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Nutrition February 19, 2024

The Best Proteins For Your Heart

Written by Marc Otiora

Proteins are important nutrients for the heart and some proteins like fish, poultry, legumes, and dairy, may benefit heart health. Some studies even suggest that they can help prevent heart disease.

According to WHO, one of the most important behavioral risk factors for heart disease and stroke is an unhealthy diet. While consuming appropriate amounts of different types of proteins regularly can help with heart health, when consumed excessively, proteins like processed or red meat may negatively affect the heart by increasing the risk of coronary heart disease, as found in this study in the Circulation journal.

In this article, you will learn more about which proteins you should eat for your heart health and how much you need.

5 of the Best Proteins for Your Heart

These are the 5 proteins that are most beneficial for heart health. Read on to see how they can contribute to a healthier cardiovascular system.

1. Fish

When it comes to proteins that help in preventing cardiovascular disease, fish sits high on the list. All fish are a good source of protein, vitamins, and minerals. 

The American Heart Association (AHA) recommends eating at least two 3-ounce servings of fish, particularly fatty fish, per week. 

Since our bodies can’t produce omega-3 naturally, we need to eat foods that contain it. Fish is one of the best dietary sources of omega-3. Anchovies, mackerel, black cod, salmon, bluefin tuna, and striped bass are some fatty fish that are high in omega-3 fatty acids and have been shown to reduce the risk of heart attack or stroke.

2. Nuts and Legumes

Nuts and legumes are plant-based sources of proteins that are packed with other powerful nutrients like fiber, healthy fats, and a range of essential micronutrients, which are all beneficial for heart health.

An article published in 2016 suggests that nuts can help lower cholesterol. Moreover, according to more recent research, nuts can help prevent heart disease. Examples include walnuts, almonds, cashews, pecans, and peanuts. Other heart-healthy options are natural peanut butter and other nut butter.

Legumes such as beans, peas, and lentils are other excellent protein options that are healthy for the heart. They are high in fiber, don’t contain any cholesterol at all, and are known to have significantly less fat than meat. This 2023 research suggests that a weekly intake of 400g of legumes reduces the risk of heart disease among other cardiovascular benefits.

3. Poultry

Poultry, such as skinless chicken and turkey, are low-fat protein sources that can lower the risk of cardiovascular disease and coronary heart disease if cooked well and taken in the right proportion. Studies have shown that 100g of chicken can provide 31g of protein and 100g of turkey, 30.1g of protein.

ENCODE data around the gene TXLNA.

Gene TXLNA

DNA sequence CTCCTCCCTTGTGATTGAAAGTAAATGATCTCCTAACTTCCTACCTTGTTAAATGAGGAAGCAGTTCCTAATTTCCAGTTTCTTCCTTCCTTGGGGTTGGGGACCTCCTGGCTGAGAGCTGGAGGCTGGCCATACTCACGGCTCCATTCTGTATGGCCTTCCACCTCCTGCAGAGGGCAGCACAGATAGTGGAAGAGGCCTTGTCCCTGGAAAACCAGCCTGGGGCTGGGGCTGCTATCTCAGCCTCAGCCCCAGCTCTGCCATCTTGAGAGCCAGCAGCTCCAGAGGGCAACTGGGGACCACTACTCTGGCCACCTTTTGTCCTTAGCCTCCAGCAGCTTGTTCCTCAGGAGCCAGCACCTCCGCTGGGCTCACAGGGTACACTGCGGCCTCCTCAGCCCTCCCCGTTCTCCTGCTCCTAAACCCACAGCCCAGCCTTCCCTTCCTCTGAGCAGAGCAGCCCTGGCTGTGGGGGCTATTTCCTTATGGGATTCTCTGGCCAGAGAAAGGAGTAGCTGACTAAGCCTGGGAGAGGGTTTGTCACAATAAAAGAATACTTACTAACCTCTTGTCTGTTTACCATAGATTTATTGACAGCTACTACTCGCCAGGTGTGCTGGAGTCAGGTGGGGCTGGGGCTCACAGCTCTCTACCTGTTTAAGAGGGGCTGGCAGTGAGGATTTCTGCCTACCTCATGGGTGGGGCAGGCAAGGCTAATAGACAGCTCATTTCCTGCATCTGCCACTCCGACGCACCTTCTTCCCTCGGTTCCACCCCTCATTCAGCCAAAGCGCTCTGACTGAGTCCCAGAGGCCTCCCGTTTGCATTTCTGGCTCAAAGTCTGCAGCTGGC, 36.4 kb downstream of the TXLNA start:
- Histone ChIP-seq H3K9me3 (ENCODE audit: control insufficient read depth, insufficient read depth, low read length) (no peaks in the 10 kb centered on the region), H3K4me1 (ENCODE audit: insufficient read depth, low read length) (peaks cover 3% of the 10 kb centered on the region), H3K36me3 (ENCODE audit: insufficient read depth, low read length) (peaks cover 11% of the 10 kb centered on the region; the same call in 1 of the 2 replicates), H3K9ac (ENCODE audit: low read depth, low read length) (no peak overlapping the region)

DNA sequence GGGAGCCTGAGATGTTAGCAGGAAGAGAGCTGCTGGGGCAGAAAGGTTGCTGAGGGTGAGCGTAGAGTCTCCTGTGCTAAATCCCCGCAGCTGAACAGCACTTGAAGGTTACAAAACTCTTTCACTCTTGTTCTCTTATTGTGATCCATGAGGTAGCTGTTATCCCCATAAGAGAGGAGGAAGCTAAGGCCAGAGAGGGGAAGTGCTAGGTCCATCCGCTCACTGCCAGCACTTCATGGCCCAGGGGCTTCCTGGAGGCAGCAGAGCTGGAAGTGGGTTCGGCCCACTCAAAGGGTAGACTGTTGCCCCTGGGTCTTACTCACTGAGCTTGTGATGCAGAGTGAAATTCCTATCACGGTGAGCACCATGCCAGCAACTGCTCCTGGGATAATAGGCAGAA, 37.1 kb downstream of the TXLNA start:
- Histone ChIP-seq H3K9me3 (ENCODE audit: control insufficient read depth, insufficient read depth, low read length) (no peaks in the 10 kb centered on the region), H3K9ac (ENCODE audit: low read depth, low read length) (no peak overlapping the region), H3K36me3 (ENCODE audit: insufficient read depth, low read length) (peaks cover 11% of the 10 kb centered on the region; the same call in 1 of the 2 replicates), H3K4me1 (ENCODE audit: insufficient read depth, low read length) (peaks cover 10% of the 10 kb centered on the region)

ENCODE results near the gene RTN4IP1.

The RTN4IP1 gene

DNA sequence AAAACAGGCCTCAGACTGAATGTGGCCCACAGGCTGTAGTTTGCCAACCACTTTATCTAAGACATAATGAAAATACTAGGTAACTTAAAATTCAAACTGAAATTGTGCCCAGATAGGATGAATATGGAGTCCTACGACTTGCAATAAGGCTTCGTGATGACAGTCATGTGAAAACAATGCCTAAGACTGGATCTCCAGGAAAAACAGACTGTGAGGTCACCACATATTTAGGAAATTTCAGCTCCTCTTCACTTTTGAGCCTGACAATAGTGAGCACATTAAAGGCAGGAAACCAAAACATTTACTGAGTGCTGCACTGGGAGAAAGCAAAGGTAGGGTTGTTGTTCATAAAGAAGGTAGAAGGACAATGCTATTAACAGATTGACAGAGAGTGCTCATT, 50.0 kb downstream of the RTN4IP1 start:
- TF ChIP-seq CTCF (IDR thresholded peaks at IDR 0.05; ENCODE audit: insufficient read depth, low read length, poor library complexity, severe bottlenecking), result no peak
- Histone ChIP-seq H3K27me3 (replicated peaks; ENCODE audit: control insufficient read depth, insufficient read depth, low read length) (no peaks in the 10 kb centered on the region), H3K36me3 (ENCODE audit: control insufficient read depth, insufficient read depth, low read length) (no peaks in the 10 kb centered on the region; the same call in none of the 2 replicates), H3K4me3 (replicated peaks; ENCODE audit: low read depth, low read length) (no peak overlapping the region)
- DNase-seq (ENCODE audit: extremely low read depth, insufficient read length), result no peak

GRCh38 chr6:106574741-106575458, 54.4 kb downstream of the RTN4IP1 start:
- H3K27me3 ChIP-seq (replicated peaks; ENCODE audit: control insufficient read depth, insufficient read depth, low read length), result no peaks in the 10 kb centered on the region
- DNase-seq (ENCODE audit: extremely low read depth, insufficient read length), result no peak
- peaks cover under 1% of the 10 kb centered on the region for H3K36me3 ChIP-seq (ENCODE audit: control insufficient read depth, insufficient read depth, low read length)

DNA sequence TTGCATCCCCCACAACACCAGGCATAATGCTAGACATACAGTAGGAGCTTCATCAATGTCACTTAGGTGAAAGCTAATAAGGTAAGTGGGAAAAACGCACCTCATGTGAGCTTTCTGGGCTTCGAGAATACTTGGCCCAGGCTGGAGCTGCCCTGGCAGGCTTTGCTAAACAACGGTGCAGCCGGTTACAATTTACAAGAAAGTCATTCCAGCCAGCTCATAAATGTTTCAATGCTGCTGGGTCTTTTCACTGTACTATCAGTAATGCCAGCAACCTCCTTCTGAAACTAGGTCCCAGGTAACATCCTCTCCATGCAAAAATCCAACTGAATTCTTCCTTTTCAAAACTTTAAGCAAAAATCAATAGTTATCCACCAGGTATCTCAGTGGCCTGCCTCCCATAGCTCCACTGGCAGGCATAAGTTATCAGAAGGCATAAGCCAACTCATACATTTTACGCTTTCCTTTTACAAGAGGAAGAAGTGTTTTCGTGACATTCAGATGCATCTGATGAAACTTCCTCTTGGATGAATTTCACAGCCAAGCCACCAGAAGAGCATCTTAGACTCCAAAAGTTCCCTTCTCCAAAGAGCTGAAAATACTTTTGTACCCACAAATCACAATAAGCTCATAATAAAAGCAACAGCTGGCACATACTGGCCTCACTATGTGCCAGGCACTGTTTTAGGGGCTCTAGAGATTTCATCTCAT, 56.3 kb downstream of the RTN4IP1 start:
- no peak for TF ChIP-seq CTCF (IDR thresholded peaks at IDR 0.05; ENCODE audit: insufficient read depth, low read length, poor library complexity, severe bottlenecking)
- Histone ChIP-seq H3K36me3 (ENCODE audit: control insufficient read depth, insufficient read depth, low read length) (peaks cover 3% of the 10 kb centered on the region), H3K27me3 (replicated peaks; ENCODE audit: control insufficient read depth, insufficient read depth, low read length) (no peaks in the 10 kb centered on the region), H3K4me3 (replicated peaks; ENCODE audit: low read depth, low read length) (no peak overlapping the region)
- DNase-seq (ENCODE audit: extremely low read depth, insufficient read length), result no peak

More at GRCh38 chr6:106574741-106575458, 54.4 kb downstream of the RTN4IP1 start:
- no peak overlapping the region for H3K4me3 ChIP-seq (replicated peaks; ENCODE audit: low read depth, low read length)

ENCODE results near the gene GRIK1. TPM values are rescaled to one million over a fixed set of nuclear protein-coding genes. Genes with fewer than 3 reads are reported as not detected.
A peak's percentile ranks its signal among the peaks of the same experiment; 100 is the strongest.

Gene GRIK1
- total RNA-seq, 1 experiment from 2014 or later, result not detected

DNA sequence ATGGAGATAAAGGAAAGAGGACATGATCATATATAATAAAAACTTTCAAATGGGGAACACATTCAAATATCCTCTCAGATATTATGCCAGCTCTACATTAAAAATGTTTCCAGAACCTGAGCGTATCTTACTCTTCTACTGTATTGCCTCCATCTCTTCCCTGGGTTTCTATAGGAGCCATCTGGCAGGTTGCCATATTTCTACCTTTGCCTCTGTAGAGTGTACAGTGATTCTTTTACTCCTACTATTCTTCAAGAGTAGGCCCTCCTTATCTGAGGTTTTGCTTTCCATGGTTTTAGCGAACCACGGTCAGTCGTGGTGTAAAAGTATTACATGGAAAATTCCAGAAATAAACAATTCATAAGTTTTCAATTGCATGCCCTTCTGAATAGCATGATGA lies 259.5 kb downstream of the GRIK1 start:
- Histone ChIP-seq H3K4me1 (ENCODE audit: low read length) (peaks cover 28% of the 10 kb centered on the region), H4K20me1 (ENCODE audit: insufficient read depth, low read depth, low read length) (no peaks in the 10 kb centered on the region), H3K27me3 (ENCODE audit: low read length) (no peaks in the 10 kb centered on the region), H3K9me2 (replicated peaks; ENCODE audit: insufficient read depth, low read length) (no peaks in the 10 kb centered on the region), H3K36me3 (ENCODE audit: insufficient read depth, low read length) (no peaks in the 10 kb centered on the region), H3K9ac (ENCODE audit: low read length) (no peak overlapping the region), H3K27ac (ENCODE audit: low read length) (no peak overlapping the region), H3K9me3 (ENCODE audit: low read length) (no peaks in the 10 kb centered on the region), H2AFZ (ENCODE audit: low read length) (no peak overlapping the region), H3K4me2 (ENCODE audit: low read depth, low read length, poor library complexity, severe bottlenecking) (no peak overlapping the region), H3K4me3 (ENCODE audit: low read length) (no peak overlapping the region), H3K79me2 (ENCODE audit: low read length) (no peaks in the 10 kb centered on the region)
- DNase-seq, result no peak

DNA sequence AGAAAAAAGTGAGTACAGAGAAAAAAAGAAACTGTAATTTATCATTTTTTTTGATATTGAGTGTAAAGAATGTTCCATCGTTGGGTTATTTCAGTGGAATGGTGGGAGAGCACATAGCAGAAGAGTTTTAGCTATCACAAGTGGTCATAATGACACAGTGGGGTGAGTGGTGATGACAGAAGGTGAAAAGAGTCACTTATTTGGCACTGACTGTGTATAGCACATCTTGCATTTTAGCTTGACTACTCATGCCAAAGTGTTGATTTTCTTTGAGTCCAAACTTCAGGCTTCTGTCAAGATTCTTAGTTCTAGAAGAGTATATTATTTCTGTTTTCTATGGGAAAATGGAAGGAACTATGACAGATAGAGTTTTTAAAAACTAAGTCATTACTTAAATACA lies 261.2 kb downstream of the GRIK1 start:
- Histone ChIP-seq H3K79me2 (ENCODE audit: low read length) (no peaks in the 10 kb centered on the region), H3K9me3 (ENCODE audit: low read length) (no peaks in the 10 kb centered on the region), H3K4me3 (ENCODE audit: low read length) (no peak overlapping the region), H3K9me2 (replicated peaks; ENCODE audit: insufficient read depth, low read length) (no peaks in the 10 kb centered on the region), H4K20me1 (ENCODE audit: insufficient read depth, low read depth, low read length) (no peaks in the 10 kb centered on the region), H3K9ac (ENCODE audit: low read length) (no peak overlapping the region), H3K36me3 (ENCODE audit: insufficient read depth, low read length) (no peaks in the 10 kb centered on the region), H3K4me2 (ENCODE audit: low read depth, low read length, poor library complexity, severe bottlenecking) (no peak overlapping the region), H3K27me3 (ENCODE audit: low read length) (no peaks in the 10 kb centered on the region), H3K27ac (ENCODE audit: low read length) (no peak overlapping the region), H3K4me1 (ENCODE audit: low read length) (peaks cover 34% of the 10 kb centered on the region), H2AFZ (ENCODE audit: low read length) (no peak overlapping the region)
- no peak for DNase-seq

When choosing your options, make sure to go for ones that have lower fat content. One of the ways to ensure this is by checking how the poultry is cooked; grilled, baked, or boiled poultry are generally lower in fat than fried ones.

4. Dairy and Eggs

Dairy foods like milk, yogurt, and cheese are considered high-quality sources of protein because they contain all essential amino acids, which our bodies cannot make on their own, therefore, the need for us to obtain them through the food we eat. When choosing dairy foods, the Centers for Disease Control and Prevention (CDC) recommends looking out for the versions with lower fat.

Eggs are rich in essential vitamins and minerals such as vitamins A, E, and B12, selenium, choline, and iron. When consumed, the impact of eggs on heart health is quite neutral, meaning that they neither increase nor decrease the risk of heart disease in most people. Notwithstanding, the Centers for Disease Control and Prevention (CDC) recommends egg whites over whole eggs with yolks to avoid most of the cholesterol.

Can Too Much Protein Harm Your Heart?

Whether too much protein can harm your heart is a complex question with no simple yes or no answer. It depends on several factors, including:

1. The Amount of Protein You Consume

Generally, healthy adults need around 0.8 grams of protein per kilogram of body weight per day. This translates to roughly 54 grams for a 150-pound adult. However, athletes or individuals with specific health conditions might have different needs. Exceeding your requirement consistently can have potential downsides, particularly for someone with pre-existing health issues.

2. The Source of the Protein

Not all protein sources are equal. While red meat and processed meats might be linked to increased heart disease risk when consumed excessively, plant-based proteins like legumes and nuts are generally considered healthy for your heart. High saturated fat and sodium content in certain protein sources can contribute to heart health problems, regardless of the total protein intake.

3. Individual Health Factors

Other health conditions and personal risk factors might also influence how much protein is considered safe and beneficial.

Therefore, while excessive protein intake (beyond individual needs) may have potentially harmful effects on your heart, it's not a straightforward cause-and-effect relationship.


As we've explored the different protein sources and their impact on heart health, it is clear that making informed dietary choices is crucial for nurturing cardiovascular wellness. While protein serves as the building blocks for muscle repair and energy production, not all sources are created equal when it comes to heart health. 

If you are unsure about what amount of protein you need to incorporate into your daily diet, you can connect with our health experts to share your concerns and receive professional advice. Download the OneWellness App to get started.

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